WEINGUT KLOSTER EBERNACH: Pairing Wine and Community
TEXT & PHOTOS: DAN COLE
What is it that makes a winery special? Is it located in a sublime location; does it have an amazing history; are the owners welcoming, or is it something to do with the food?
Sometimes, the quality of the wine is reason enough for a visit. Weingut Ebernach, nestled in the Moselle valley just outside of Cochem has it all. Located in the gardens of an old Benedictine monastery, the winery looks out across the beautiful Moselle River, makes award-winning wines, and partners up with a nearby assisted living community, helping build relations and improve the lives and well-being of its neighbours.
The Moselle is one of the most famous wine-producing regions in Germany, if not the world. It also happens to thew country’s oldest wine-producing region thanks to the Romans, who introduced viticulture to the region back in the 2nd Century. The valleys’ steep banks lined in grey slate provides the optimum temperature and conditions for cultivating full and fruitful vines. Specialising in crisp, clear, and low alcohol Rieslings, the wines from this region are well-known and exported across the world.
From the city of Koblenz that sits on the Rhine, all the way down to Trier there are around 5,000 winegrowers, cultivating a multitude of wines. One of the best and well-known is the Weingut Ebernach, that can be found just behind the Cochem Castle, at the heart of the Moselle valley. Its wines have been awarded accolades from the likes of Eichelman, Gilbert & Gaillard, Falstaff, and Vinum, amongst others, with several earning the top prize of Riesling Champion. Not bad considering the amount of competition in the area.
Winery. Monastery. Community.
When walking down to the winery across the hill from the beautiful town of Cochem, the first thing that becomes apparent is the number of activities going on within the relatively small space of land. Kloster Ebernach’s tower, now run by the Franciscans of the Holy Cross, sits aloft towering over rows of vineyards, and a large animal farm and petting zoo, greenhouse and farm; all of which are affiliated with the on-site assisted care home facility.
The abbey itself dates back to the 1100s, with the original care home facility added along to the building all the way back in 1887. Today, around 300 residents, all with varying degrees of learning and mental disabilities, live on site, supported in one way or another by the parish.
The abbey has a history of wine-production dating back to 1673. How could it have not, with such a prime located. It wasn’t until 2019 that the Zenzen family moved in, leasing the land from the abbey for their own wine business, creating the winery that we know today. Originally based in the Mosel-Krampen region, to the south of Cochem, the Zenzens have been involved in wine production since 1636, making them the perfect partners to move in on the abbey’s ground, combining the best of both worlds.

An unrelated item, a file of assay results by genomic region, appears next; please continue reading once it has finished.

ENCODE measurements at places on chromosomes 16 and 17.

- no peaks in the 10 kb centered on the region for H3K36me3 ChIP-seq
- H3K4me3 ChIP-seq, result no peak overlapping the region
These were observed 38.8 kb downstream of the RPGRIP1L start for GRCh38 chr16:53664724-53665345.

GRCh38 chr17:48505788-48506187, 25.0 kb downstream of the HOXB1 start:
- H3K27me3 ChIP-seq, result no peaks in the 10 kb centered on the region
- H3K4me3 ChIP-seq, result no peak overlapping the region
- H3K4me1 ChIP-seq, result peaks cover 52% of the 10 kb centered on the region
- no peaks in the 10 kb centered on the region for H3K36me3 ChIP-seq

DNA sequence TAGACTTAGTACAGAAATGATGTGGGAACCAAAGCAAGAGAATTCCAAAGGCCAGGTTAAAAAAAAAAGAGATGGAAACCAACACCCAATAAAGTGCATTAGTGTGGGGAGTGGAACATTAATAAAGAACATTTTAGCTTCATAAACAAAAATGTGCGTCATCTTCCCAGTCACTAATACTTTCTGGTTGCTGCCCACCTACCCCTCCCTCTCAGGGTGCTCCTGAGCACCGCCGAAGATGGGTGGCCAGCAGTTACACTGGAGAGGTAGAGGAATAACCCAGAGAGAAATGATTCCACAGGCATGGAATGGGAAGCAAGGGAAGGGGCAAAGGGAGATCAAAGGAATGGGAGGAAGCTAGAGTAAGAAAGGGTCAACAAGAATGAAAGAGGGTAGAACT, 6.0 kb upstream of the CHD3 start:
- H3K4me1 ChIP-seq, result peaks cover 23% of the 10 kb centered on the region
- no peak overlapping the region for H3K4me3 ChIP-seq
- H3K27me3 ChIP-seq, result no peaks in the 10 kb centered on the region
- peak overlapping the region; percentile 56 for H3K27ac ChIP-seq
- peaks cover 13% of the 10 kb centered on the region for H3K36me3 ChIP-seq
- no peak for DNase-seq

When visiting Ebernach, after you’ve lost yourself playing with all the farmyard animals, there are many activities available to you as a guest. The winery offers courses and lectures about their wines, even offering guided hikes through their vineyards to bespoke valley huts, where you can get personally wine tastings, paired with longing views of the valley below.
The family are as welcoming as you’d expect, all busy managing the different aspects of the business. The winery also offers its services to the assist-living residents, providing them with art courses throughout the day. Many of the results of these expressionist creative sessions can be seen throughout the winery as symbols of their symbiosis. “Free independent work should convey joy, build community and encourage new things,” the team behind Ebernach state about the collaboration.
Not only that, but a new limited wine series has the artworks from this collaboration printed on its bottles. The limited ‘Edition Atelier 21’ reflects the artists’ creativity, as the work colourfully expresses the landscape, the farm and winery lands. Indeed, many of the onsite birds can be seen through the coloured shapes and lines that feature on the limited line of wines. The limited-Edition Atelier, which includes a Pinot Noir, Burgunder Cuvée, and Riesling are available to purchase through the winery’s website, or on site should you be lucky enough to visit the German establishment. The money generated through the wine’s sales are naturally donated back to the Abbey and its residents. “The selected and exceptional wines reflect the full potential of our steep-slope vineyards are equipped with a special work of art,” the Winery says about its collaboration. “Art connects and the pictures reflect the artist’s joie de vivre and their boundless creativity.”
Tours of the vineyards, and courses can be booked through the winery’s website.
Dan Cole is the author of Beer Hiking Berlin, available now through helvetiq.
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